Ben Franklin made an astute observation about governments that do not give opportunity for differing views: “I am at a loss to know how peace and union is to be maintained or restored between the different parts of the empire. Grievances cannot be redressed unless they are known; and they cannot be known but through complaints and petitions. If these are deemed affronts, and the messengers punished as offenders, who will henceforth send petitions? And who will deliver them? It has been thought a dangerous thing in any State to stop up the vent of griefs. Wise governments have therefore generally received petitions with some indulgence even when but slightly founded. Those who think themselves injured by their rulers are sometimes, by a mild and prudent answer, convinced of their error. But where complaining is a crime, hope becomes despair.” Shortly following this statement, the American Colonies revolted against King George III of England. The same can be found to be true in church life.
Involving as many people as possible in the ministry of the church and giving them opportunity to voice their thoughts and give input to the direction of the church means people have a vested interest in the life of the church. Those opinions that are dissimilar from leadership’s can be what keeps ministry from becoming stale and arid. Ministry within the fellowship is necessary to maintain a healthy body of believers, just as an individual needs to take care of him-/herself for coping with the stressors and requirements of everyday living. Some aspects of involving the membership that will avert discontent:
- Be inclusive of age and gender – While the more mature members are usually seated on committees and in positions of leadership, the senior most and the adolescent/young adult are frequently dismissed as out of touch or too inexperienced to be of importance. Hearing their thoughts can give fresh perspective to old, outdated processes.
- Involvement in the planning processes – Differing views are not the same as uncooperative attitudes. Involving those of differing perspectives can result in the participants bonding as they hammer out a course of action that is mutually acceptable.
- Brainstorming to update on-going ministries or to generate new ministry opportunities to stay contemporary – Regular evaluation and brainstorming that invites anyone and everyone in the church to contribute keeps differing opinions from festering and becoming oppositional.
- Encourage an atmosphere of freedom in expressing differing views – Hearing what each person has to contribute and showing respect to the person allows each person to feel valued. For some people, finding a place where they feel they are respected and make a contribution connects them to that group in ways that do not need to be minimized.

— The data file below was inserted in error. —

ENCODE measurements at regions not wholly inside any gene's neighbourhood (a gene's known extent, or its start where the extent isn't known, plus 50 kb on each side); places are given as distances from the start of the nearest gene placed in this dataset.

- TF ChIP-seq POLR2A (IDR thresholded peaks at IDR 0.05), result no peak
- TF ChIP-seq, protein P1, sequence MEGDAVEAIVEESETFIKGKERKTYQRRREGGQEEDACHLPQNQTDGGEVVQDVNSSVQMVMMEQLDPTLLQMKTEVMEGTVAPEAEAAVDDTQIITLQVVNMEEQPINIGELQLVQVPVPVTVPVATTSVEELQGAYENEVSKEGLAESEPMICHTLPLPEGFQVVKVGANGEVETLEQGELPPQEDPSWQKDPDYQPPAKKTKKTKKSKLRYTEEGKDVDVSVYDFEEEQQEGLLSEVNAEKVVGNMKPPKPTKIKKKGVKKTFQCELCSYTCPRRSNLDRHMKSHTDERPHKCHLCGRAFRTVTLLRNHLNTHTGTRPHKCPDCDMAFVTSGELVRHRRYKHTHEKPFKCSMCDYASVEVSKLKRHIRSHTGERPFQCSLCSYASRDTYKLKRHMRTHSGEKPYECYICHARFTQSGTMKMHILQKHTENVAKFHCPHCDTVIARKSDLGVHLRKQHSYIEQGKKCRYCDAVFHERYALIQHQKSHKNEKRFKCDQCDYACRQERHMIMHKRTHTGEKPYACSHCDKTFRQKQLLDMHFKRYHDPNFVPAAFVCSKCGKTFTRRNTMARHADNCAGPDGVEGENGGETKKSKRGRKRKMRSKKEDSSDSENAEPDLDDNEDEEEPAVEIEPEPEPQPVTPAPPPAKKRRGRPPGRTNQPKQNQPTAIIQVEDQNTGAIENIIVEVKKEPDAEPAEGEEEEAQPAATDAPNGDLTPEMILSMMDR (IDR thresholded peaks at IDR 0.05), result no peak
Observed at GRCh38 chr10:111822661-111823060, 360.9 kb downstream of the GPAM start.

Dr Kenneth Newberger has presented some valuable questions for church leaders to consider about avoiding problems regarding the verbalization of complaints within the church: “If complaints are a given, what are you doing to address them? What process is in place? Now here is the really tough question: If you have done nothing, and through time, dissatisfaction grows into full-blown conflict, who is ultimately responsible for the loss of cooperative relationships that make ministry possible?”
Consider giving the church opportunities for expressing concerns, complaints and disappointments as well as encouraging appreciation and affirmation:
- A means for verbalizing needs and opinions on a regular basis – A monthly, quarterly, semi-annual or annual forum with the pastor and/or church staff, for the entire church body, and smaller groups by age or interest.
- An on-going method for individuals to express concerns for themselves and others – Electronic communication (e.g., e-mail and texting),
- Staff promoting an open door policy that will allow each member to have the feeling of being acknowledged as important – ministerial staff having regular hours specifically designated to be available for visits/phone calls by church members.
Generating opportunities for ministry that is balanced and gives members a chance to be heard as equals is as important as mission projects and ministry to the needy. After all, we’re all needy, which is the reason Jesus instituted the church. Avoiding problems can be the best way to keep conflicts that are divisive from rearing their heads to become destructive.